This also means that, according to the Spitzenkandidaten system, the leading candidate of the EPP is likely to become the next President of the European Commission. Who is going to be the leading candidate of the EPP? Jean-Claude Juncker already declared his intention not to run for a second term and most EU Affairs professionals believe his words (more than 80% of respondents deem a second term by Juncker to be unlikely). This means that we will have to wait until November 2018 to discover the name of the EPP’s front-runner for the next elections.

Q10 - Which group will win the most seats (1)

Still, some respondents warn the EPP not to be too confident about winning the elections. After all, it is a long way before the elections and many things can still change, also considering the increasing political volatility in most European countries.  7% of respondents think that S&D has still a chance to beat the EPP, whereas 6% forecast a victory of ALDE, whose numbers could be boosted by an alliance with Macron’s movement. A daring 2% suggest that a potential new group led by Macron could even come on top of the EPP. Should the French President be bold and try to disrupt the political dynamics at the EU level by founding a new political movement?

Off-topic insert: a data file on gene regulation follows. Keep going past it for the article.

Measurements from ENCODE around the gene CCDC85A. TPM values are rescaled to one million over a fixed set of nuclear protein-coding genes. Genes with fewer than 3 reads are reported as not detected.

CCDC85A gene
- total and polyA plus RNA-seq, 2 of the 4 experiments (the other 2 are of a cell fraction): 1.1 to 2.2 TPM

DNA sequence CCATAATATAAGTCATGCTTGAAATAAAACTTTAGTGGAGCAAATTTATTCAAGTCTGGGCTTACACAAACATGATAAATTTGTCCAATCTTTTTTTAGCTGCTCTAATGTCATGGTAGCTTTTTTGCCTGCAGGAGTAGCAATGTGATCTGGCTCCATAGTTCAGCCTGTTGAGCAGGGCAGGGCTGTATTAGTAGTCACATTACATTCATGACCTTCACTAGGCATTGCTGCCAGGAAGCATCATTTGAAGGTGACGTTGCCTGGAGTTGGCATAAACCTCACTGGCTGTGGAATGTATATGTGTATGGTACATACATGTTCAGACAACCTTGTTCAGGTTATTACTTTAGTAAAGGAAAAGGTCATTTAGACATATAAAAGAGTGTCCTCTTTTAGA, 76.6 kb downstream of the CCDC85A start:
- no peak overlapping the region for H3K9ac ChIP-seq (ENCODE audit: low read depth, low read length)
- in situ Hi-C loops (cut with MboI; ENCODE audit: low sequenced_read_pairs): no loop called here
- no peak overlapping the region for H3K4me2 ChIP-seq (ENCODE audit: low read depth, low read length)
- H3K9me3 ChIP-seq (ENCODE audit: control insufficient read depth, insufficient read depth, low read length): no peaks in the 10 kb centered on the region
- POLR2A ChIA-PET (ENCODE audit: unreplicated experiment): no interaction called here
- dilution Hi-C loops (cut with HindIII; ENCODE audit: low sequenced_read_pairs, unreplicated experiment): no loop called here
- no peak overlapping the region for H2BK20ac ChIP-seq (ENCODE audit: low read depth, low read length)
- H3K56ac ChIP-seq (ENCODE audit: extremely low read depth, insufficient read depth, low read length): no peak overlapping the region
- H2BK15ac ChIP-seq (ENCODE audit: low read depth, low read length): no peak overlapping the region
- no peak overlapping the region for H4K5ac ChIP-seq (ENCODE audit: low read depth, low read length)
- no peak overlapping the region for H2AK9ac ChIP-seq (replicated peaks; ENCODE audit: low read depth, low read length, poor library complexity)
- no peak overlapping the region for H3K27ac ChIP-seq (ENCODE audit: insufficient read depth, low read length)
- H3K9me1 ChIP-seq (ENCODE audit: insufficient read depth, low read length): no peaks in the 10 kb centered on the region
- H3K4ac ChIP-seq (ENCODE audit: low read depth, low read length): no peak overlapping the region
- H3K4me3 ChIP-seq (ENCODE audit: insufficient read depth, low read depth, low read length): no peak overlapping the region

What will Macron do? EU experts still struggle to read Macron’s cryptic plans

There is no consensus among the respondents about the future European affiliation of the movement founded by Emmanuel Macron. This also reflects the diverging reports on this matter. On the one hand, Macron enjoys very good relations with the ALDE group, which explicitly supported his electoral platform in 2017. On the other hand, the lack of a clear signal by Macron spurred speculation over his potential plans to found a new centrist group with like-minded parties, such as the Italian Democratic Party and Spanish Ciudadanos.